And so I’m going to answer your question because that was the frame of mind of what I was looking for. I was looking for a big, meaningful, hairy problem to solve that was going to turn into something, a big company. But there’s lots of different ways to build businesses. And there are lots of amazing companies that never become a multi-billion dollar company that are equally great and profitable. They’re just different.

So the advice that I’m going to share is really related to kind of this swing for the fence model, and that works for some people and less for others. And so when you think back to what was happening, when we start back in 2010, when we were working on this idea in 2009, we just saw there’s this huge shift going on, where we were going from a world from hardware and software that you owned to services in the cloud that you rented.

And I remember like AWS was growing really quickly. And at the time there was a big debate of, “Will big companies ever really use AWS?” Well, fast forward 10 years later, that seems like such a naive thing to say today. I mean them an Azure, like they’ve just had tremendous success, but 10 years ago that wasn’t a given.

And so this huge shift was going on. There were all these software companies and then the advent of all these SaaS application companies like Salesforce and Workday that were breakout successes. And we saw the same thing kind of happening at the network layer where businesses have always wanted to be fast, safe, and reliable. And they used to buy a lot of hardware boxes and we said, “Can we turn that into a global service in the cloud that customers rent from us?”

And we knew that was a big idea. And there was just this huge shift going on. So again, kind of this idea that there’s a big market and there was a tailwind, there was this macroeconomic shift, which creates opportunities for new entrants. And so that was the first kind of aha. And the second thing that I was really proud of, and I think that if you’re a founder that can find both, it’s like, “Wow, there’s a big business here.”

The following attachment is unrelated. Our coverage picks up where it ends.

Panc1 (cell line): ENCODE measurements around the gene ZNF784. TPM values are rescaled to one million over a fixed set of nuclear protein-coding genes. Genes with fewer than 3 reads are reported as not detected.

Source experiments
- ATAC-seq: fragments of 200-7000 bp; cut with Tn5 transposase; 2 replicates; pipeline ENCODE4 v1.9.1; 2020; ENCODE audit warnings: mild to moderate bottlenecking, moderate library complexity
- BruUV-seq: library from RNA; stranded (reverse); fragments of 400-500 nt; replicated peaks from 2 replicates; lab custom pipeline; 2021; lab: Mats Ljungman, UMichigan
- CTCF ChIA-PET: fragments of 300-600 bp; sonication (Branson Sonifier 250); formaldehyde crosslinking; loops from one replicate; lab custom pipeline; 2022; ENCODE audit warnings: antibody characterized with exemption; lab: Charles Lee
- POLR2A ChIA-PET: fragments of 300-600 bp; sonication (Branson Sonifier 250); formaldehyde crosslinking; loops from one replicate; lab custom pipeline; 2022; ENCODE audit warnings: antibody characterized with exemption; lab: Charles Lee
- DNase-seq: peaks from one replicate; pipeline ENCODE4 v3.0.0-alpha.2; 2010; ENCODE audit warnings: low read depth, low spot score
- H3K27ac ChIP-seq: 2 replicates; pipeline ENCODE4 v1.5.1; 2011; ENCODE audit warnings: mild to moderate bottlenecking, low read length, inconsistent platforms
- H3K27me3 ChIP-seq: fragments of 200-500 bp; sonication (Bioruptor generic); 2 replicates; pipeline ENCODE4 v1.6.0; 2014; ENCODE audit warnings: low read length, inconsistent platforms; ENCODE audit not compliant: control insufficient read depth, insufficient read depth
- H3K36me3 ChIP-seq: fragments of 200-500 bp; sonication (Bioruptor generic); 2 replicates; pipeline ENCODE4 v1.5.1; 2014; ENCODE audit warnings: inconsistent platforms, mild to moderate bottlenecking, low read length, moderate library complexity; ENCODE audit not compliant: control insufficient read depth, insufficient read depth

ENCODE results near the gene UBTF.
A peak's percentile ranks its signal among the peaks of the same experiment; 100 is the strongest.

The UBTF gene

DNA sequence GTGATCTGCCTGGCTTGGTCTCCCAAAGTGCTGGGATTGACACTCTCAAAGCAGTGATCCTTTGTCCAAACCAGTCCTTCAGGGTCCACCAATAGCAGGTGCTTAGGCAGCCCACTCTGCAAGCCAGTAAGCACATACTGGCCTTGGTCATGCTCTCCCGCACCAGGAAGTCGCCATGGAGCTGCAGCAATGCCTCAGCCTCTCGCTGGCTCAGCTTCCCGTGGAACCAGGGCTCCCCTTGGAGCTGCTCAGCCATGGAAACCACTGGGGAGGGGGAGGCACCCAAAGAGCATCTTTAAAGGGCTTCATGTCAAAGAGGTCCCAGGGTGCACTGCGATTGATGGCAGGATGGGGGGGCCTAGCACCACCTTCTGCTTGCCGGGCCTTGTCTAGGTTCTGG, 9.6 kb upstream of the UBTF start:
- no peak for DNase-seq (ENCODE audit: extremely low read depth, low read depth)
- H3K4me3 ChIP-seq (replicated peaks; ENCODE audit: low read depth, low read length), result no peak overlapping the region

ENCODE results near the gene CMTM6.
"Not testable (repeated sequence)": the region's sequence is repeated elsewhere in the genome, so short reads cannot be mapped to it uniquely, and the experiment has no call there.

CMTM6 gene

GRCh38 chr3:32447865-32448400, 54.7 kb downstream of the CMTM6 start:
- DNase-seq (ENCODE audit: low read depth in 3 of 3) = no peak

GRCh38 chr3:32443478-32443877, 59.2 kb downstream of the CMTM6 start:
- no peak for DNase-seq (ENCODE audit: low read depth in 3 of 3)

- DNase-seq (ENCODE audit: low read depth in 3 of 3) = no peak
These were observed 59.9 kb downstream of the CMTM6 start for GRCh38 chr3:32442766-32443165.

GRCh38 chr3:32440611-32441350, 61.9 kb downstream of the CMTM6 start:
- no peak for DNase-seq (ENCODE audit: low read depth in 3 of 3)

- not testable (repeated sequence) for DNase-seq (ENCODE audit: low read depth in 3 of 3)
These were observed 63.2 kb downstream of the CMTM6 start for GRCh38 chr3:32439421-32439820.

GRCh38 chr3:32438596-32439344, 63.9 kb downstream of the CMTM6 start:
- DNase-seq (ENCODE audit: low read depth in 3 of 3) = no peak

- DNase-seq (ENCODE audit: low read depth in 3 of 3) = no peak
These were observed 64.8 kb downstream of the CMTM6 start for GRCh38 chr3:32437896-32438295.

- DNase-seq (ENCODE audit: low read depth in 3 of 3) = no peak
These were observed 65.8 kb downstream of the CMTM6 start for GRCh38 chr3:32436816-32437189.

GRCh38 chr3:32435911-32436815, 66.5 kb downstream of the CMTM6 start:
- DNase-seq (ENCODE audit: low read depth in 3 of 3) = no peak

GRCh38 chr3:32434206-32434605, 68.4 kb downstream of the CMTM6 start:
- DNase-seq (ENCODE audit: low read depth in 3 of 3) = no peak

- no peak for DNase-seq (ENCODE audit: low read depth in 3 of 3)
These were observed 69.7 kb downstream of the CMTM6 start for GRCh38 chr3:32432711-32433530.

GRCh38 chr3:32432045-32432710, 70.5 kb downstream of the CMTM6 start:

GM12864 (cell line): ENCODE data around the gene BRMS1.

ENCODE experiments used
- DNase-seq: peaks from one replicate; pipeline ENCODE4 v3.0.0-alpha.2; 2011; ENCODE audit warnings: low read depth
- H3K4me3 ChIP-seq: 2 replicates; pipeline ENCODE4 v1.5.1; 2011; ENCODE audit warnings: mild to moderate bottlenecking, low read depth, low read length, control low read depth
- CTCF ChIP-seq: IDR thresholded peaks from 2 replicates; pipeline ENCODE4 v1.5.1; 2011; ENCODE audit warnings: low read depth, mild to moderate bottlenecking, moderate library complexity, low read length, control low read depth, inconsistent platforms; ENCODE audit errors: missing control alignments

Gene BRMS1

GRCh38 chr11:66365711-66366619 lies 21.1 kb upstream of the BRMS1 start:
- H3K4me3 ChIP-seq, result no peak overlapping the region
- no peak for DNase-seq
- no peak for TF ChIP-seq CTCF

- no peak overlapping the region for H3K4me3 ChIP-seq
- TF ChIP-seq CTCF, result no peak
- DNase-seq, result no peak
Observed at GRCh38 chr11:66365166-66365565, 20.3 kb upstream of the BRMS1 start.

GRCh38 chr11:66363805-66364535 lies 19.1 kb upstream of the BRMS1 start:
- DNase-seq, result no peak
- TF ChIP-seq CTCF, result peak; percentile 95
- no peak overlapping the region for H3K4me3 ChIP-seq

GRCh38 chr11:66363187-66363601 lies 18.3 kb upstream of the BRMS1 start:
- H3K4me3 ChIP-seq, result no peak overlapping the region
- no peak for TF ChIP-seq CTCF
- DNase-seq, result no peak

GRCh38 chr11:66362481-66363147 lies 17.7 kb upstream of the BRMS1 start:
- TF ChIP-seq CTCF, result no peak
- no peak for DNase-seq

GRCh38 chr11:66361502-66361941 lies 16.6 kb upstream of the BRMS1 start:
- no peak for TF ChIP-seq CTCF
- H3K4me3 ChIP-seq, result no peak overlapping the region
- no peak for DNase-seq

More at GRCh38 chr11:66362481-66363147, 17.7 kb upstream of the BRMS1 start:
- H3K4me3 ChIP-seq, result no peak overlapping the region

Because first, you have to ask yourself, “Is there a business here?” Because businesses are what sustain. The second aha that we had was our go-to-market where we wanted to start with all of the startups and small businesses and nonprofits and developers out there who today were using nothing because they didn’t have the budget or technical resources to buy kind of these enterprise-grade services that existed for big companies.

And so we had this big aha like, “Wow, we’re going to start with small businesses and small websites and developers and startups and nonprofits who need to be fast, safe, and reliable around world and today they’re using nothing. So, when we launched our competitor was nothing. We were trying to get people to go from using nothing to something and so we had to make it ridiculously easy to sign up and attractive.

And if we did, it would kind of became a flywheel, knowing that our end goal is not only do we want to help startups and entrepreneurs and small businesses and developers and nonprofits but over time, we also wanted to go help medium-sized businesses and large organizations and big enterprises and government organizations.

And again, fast forward today, we do all of that, but early on, we really started with a different go to market and that allowed us to build our product and our technology and get momentum so that we can then go compete more heavily with current competitors among large enterprises. And so it was those two things.